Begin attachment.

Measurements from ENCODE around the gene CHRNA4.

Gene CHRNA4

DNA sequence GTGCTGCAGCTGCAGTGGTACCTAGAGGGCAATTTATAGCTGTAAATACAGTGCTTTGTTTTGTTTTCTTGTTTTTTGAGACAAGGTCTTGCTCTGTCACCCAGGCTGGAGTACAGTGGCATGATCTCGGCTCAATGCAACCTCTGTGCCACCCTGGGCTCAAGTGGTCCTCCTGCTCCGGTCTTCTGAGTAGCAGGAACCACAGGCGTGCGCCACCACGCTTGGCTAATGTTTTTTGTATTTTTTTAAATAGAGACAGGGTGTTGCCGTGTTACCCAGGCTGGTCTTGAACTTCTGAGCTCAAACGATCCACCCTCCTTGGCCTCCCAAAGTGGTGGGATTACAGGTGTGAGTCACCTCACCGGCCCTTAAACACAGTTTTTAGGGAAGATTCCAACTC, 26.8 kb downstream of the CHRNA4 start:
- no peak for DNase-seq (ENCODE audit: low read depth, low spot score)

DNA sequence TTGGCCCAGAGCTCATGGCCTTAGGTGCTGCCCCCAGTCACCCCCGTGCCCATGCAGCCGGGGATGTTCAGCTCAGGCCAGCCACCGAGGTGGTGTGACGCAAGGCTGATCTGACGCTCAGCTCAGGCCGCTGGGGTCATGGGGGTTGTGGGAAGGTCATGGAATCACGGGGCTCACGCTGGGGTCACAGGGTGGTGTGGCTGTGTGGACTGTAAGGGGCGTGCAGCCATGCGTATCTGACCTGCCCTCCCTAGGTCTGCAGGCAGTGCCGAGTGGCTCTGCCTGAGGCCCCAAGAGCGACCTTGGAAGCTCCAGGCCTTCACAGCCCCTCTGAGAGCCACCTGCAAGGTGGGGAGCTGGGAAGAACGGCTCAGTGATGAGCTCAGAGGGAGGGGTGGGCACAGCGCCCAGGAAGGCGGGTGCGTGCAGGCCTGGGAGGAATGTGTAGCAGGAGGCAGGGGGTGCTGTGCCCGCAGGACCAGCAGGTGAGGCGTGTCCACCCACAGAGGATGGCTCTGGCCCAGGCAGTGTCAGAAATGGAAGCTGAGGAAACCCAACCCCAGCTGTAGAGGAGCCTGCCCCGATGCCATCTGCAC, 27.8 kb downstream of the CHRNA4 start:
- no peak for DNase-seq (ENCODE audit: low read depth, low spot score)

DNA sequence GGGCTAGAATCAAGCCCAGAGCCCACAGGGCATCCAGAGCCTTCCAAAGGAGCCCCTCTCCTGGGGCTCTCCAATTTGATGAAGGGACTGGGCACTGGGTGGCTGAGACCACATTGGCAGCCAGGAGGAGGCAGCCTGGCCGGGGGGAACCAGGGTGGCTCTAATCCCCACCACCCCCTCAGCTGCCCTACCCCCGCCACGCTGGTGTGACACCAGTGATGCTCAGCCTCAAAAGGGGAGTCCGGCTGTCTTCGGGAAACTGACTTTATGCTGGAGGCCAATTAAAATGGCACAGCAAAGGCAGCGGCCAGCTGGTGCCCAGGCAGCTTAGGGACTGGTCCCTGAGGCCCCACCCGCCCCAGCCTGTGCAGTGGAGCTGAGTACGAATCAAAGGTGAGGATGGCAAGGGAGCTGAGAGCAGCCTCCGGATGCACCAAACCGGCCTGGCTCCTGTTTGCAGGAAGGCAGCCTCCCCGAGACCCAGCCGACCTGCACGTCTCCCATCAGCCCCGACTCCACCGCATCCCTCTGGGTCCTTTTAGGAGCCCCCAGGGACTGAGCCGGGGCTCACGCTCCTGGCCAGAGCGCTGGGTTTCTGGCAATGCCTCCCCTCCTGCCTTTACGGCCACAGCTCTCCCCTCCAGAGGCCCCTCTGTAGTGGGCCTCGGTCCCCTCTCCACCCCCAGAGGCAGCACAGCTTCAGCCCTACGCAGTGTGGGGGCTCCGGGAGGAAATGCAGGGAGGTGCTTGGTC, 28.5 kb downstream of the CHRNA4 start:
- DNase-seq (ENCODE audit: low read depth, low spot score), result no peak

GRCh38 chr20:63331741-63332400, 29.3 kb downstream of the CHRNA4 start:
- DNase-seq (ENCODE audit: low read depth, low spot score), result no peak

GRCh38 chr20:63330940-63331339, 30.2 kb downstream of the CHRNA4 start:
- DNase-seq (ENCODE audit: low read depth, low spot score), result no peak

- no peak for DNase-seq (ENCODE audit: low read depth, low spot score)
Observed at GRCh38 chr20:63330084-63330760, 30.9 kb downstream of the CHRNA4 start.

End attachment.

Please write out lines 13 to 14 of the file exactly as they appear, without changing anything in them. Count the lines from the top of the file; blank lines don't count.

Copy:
- no peak for DNase-seq (ENCODE audit: low read depth, low spot score)
Observed at GRCh38 chr20:63330084-63330760, 30.9 kb downstream of the CHRNA4 start.